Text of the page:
This is Rob Roy, and me (at about nine years old), he was one of the most wonderful companions I ever knew and a joy to live with.
I wish I had known then, what I know today about modern training. But he tolerated my childish mistakes with patience and love. Just as your Golden will do.
You can catch more of my tips if you’d like to join in with my weekly emails.
Be patient, keep learning, and you’ll do just fine!
Hi there, I have Mini goldendoodle, she, Abby is 4months old, she is aggressive with me, she jumps and bites me when I’m in the yard trying to play ball with her, or sometimes even when I’m just walking. She will growl and nip, she has ruined so many shirts, and pants by biting. How do I control this? I have been picking her up and holding her collar and ear so she doesn’t bite me and I put her in the house, time out! I have also put a short lead on her to control her, should she perhaps wear that lead all the time I’m outside with her? She has done this inside also. Please advise me.
I see that your query was posted in June so I hope that you’ve already had had some helpful replies. I too have a biting puppy who seemed agressive. First play and be friends, build a relationship. As soon as pup starts to growl and bite, stop, do not walk about whilst pup is in this mood, let it calm down. The more you correct by punishment the more it is likely to escalate and there will be a loss of trust between you. It is possible to ‘Time out’ by ignoring or putting pup behind a baby gate or the like but only for a very short time. I’ve found that this mood happens when pup is tired or overwrought so calm pup down. A long lead might help when you are with puppy to hold her from nipping you whilst you get her to calm. Treat your pup well with consideration and it will pass and you’ll have a friend who will respect you for life.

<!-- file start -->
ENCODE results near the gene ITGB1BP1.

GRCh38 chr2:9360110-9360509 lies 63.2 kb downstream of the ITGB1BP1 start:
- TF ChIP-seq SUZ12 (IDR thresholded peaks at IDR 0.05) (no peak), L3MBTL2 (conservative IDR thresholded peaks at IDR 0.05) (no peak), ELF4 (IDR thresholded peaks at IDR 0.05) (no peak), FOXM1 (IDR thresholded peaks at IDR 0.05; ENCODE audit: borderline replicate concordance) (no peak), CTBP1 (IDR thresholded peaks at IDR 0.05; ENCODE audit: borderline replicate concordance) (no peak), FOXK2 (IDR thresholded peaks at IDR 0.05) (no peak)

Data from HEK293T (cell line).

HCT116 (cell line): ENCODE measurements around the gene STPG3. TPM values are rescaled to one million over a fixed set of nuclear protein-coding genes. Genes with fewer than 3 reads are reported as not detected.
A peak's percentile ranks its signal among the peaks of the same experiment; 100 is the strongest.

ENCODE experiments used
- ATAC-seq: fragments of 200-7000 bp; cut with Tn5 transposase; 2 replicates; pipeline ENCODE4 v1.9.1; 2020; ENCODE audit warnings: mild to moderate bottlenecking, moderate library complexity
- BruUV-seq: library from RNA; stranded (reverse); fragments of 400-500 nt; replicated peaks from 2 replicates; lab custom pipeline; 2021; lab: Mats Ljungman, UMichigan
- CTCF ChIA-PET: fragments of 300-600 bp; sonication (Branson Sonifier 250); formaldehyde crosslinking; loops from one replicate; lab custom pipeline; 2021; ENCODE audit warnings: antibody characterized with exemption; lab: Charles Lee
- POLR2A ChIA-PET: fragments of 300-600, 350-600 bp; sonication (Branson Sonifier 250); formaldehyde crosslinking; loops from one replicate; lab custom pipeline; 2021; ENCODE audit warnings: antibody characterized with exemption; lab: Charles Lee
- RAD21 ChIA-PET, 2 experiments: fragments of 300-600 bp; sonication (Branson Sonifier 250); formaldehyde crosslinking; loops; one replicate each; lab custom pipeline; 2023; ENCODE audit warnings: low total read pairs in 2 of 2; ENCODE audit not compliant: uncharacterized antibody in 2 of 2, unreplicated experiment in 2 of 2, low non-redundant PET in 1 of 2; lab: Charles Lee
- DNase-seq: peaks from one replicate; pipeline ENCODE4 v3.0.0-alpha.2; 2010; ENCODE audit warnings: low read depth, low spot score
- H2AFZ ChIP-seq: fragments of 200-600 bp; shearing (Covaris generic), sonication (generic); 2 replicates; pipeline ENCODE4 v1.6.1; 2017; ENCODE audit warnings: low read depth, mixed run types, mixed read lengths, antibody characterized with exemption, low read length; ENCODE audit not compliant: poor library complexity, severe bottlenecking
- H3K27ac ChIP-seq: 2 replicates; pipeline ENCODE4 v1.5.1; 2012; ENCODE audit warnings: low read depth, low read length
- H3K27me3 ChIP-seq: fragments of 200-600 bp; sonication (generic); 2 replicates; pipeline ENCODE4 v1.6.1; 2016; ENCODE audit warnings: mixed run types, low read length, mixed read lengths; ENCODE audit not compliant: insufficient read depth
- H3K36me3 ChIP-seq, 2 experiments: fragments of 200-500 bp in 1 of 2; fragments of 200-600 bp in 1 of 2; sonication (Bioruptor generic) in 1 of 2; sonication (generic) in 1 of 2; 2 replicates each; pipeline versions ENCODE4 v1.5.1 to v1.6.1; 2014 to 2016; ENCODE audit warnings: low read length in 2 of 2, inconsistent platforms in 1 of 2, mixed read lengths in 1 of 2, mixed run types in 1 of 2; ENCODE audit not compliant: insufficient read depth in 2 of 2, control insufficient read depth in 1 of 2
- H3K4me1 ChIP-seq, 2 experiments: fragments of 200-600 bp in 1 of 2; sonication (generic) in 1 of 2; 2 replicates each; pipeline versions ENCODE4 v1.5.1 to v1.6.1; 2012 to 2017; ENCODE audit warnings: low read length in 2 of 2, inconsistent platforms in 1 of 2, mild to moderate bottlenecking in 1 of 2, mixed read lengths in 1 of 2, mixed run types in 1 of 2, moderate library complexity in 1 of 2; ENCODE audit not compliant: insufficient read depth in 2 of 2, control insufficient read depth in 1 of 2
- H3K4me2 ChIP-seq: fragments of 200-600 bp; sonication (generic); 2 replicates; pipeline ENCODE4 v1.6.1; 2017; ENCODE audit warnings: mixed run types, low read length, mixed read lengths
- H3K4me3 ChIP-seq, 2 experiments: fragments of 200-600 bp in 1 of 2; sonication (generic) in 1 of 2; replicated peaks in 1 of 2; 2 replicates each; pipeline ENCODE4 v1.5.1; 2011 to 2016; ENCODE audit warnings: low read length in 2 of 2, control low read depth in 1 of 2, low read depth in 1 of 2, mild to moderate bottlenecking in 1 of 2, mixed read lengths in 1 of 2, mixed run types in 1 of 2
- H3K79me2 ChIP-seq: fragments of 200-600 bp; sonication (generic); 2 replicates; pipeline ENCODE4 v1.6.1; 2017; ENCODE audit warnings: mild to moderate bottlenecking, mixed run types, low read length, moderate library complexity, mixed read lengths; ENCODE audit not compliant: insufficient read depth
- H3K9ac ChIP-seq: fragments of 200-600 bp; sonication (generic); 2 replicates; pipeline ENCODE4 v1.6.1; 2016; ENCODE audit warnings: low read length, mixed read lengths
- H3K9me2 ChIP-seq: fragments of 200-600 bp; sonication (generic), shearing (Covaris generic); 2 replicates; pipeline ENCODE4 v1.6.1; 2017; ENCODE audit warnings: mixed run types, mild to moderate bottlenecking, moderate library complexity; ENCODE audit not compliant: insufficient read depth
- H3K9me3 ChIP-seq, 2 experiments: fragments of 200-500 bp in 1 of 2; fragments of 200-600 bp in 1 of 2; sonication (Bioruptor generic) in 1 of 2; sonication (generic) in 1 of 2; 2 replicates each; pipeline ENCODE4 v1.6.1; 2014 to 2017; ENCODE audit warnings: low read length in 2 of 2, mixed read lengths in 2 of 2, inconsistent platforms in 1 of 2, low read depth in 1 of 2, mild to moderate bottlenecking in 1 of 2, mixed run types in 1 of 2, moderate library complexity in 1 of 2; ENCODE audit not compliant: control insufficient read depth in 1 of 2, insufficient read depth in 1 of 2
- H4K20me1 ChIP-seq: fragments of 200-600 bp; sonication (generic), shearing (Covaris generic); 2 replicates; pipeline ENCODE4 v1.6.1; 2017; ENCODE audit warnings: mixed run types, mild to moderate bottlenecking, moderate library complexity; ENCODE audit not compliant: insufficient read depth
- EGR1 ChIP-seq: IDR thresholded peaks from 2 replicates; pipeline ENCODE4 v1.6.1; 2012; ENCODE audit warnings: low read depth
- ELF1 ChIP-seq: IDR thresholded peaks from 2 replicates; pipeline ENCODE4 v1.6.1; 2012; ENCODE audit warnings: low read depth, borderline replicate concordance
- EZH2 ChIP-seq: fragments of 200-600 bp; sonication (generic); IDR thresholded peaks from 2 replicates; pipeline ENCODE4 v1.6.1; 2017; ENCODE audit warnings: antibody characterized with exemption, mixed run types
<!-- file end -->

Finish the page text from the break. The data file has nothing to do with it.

Hi. I have 2 golden brothers. 1 1/2 years old. One was bit in the face badly by a pit bull when he was 9 months old.— Now he isn’t very kind to other dogs when they come to play. Not sure how to get him back to what he was. I know it was a bad bite. Very traumatic. My other one is fine, but not sure what to do. This makes me sad. Any suggestions?
I have a golden retriever puppy named Caramel. She bit me during training! I’m sure it’s just a nip, but it HURTS! But the advice says it’s not good to say ‘No’ during training. But I don’t want to be bit!
How early can you start brushing my puppy’s teeth. He is a Bichon, 10 months old.
Is there a learning curve to doing it right?